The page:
Soul Tired, Heart Tired.

This winter has been long here, much too long. I still and often wonder why my ancestors settled in the plains of Illinois. I love this state for emotional reasons; my family history this side of the Mississippi is winding and lovely; I was married in this state and my daughter was born here just last year. But when it comes to practicality, Illinois lost me years ago. I find myself longing for warmer climes every November. It’s now March, and my feelings haven’t changed.

Soul Tired? Get Refreshed

There are other reasons I am tired, and we all have our reasons, whether they are occasional or chronic. But still, I am weary. I would say bone-tired, but heart-tired is more accurate. My soul feels the same way my body does after a challenging workout the day before–stiff, achy, depleted.

Lent can feel the same way. We are squarely into this liturgical season, now; there’s no more pretending that we are dipping our toes in anymore. We are up to our waist, in the wide of it. And it can start to wear on the soul. If you’ve given up something–a food, a beverage, a habit–now is when the desires for those things can start to yell the loudest. If you’re practicing a new discipline, the sheen of your excitement may have worn off. Whatever it is you are walking through this Lent, it’s still a long way to Easter.

Soul tired. Heart tired.

But this tiredness? It’s good for me.

This tiredness, whether it comes from the calendar season or the church season, reminds me that I am not one who can get by on my own strength. It shows me, haltingly and painfully, that I am wretched at relying on myself–something I try to do much, much too often.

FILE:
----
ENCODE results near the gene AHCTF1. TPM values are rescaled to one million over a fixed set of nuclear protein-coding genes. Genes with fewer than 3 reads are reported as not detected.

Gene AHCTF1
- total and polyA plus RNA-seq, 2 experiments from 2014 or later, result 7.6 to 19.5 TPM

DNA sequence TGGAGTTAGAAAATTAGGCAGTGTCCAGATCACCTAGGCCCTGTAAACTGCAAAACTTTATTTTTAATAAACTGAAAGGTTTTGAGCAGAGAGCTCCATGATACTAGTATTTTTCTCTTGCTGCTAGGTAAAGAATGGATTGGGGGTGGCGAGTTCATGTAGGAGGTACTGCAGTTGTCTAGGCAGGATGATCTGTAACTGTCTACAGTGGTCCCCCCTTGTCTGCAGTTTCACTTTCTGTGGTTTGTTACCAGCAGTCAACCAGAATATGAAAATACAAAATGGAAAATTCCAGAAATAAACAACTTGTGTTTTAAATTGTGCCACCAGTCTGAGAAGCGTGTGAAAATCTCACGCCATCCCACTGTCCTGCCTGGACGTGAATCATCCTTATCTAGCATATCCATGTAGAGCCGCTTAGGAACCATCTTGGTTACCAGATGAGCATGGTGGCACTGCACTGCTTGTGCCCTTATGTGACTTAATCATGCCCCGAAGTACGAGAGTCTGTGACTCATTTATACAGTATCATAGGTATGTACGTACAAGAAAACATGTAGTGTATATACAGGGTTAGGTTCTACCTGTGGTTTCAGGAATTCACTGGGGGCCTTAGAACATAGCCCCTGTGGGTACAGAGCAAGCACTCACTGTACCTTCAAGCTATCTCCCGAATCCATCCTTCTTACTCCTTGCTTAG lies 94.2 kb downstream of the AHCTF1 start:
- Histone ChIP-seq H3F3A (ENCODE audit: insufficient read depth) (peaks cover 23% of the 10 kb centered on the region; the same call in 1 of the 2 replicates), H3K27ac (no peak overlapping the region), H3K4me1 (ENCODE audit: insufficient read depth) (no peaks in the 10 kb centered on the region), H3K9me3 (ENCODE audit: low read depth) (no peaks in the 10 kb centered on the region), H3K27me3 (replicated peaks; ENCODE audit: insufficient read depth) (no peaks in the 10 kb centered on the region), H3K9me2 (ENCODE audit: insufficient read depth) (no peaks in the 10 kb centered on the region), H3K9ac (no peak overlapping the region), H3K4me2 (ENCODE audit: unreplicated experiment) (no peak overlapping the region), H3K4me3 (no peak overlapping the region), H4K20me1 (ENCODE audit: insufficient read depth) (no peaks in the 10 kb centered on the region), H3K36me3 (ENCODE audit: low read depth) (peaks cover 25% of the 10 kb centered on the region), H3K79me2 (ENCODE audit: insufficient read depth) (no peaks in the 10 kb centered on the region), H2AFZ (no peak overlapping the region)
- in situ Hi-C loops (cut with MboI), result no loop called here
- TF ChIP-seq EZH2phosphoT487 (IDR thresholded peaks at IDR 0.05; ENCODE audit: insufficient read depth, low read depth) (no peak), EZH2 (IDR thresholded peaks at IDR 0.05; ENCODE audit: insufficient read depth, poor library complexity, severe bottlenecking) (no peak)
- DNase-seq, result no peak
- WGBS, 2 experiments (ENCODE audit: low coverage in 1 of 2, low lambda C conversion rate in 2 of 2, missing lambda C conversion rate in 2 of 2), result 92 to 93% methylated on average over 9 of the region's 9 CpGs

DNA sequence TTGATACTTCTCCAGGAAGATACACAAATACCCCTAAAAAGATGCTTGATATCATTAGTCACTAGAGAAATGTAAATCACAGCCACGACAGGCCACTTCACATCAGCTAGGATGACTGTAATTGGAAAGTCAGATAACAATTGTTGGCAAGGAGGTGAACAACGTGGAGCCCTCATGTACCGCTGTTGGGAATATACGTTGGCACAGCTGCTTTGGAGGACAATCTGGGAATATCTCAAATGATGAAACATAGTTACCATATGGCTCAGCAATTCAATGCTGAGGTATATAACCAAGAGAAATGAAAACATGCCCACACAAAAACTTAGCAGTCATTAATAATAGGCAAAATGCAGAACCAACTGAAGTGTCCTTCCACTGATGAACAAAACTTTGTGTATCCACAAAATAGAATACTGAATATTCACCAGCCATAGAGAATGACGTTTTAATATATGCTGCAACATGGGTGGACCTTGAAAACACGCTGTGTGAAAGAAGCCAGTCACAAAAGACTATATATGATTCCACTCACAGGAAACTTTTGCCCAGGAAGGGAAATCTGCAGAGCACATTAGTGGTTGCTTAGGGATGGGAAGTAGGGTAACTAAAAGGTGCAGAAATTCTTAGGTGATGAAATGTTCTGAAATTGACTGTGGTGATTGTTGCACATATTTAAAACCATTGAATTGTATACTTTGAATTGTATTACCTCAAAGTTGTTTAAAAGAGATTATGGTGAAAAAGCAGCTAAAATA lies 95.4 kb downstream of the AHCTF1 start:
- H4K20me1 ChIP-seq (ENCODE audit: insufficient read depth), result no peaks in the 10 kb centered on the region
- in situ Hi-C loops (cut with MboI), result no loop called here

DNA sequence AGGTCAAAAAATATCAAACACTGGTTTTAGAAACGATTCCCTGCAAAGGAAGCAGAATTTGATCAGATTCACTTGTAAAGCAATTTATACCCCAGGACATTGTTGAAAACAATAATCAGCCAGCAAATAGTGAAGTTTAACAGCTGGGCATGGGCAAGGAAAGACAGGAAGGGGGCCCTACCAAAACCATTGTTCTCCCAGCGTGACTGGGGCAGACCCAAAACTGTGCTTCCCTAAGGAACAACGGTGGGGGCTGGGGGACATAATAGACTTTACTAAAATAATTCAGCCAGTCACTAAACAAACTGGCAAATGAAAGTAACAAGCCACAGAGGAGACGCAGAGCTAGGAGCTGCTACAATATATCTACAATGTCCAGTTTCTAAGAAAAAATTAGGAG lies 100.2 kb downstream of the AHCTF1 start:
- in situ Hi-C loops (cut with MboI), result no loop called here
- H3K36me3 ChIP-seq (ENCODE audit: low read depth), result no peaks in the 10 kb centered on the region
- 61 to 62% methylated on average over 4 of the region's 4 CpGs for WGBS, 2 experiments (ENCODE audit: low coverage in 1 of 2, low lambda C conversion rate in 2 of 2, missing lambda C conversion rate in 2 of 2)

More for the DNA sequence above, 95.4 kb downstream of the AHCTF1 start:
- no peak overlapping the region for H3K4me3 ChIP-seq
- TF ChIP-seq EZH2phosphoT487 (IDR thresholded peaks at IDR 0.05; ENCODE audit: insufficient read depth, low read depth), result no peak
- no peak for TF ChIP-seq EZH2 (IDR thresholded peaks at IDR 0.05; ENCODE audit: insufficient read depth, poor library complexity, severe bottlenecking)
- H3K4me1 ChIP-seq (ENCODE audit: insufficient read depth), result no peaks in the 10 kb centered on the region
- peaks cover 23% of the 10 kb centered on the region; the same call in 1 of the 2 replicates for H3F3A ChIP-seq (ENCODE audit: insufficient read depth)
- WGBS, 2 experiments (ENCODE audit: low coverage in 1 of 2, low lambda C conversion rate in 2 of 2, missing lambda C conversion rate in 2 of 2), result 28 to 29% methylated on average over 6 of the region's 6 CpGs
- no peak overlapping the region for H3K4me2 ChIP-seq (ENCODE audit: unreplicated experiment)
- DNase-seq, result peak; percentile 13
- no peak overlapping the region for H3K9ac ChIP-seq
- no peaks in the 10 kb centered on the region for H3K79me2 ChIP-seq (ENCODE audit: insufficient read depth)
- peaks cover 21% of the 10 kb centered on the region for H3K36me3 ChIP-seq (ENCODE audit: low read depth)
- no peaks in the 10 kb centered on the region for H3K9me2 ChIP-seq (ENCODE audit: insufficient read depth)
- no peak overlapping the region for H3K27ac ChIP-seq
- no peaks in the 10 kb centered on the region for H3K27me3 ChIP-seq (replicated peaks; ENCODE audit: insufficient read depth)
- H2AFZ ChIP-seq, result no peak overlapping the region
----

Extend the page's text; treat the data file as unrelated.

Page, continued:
And I found myself, today, with this weariness threatening to discourage me again, remembering words from the book of Isaiah. These words offer a new perspective:

Have you not known? Have you not heard?
The Lord is the everlasting God,
    the Creator of the ends of the earth.
He does not faint or grow weary;
    his understanding is unsearchable.
 He gives power to the faint,
    and to him who has no might he increases strength.” [Isaiah 40:28-29]

God is strong.

God does not ever grow weary. He never feels weak or faint.

And rather than keeping all of that strength and refreshment to himself, he gives it to his people. He gives us power, and he gives us strength. He can keep giving and giving and giving because his supply of strength and refreshment is unfailing and unending, just as he is.

The Scripture asks–Have you not known? Have you not heard?

How easily I forget. But my weariness, my tiredness–they are helping me remember. My own weakness points me to the goodness of God. This soul-tiredness, this heart-tiredness–they are pointing me to the One who can refresh my soul in any weather.

I am asking him for his strength today. And because of his Word, I know he will share it with me.

Still Waiting by Ann Swindell



  1. Ann! Stumbled across this on Pinterest. Needed this today…thank you! Keren (Jezequel) McKinney

    • So good to hear from you, Keren! I’m encouraged that it was a blessing for you. Congrats on your little one!

  2. Thanks for this post. I just found it today and really needed it. Bless you, keep up the good writing.

  3. Wow…. exactly how I feel and its been going on for months… Yesterday God pointed me to the book of Ezra and the phrase that struck me the most was “His gracious hand is upon me…”. I was comforted. Your article was indeed an affirmation God’s might and relentless love for us. Still a work in progress but I’m hanging on. May we always rely on God’s strength. Have a great day! :)


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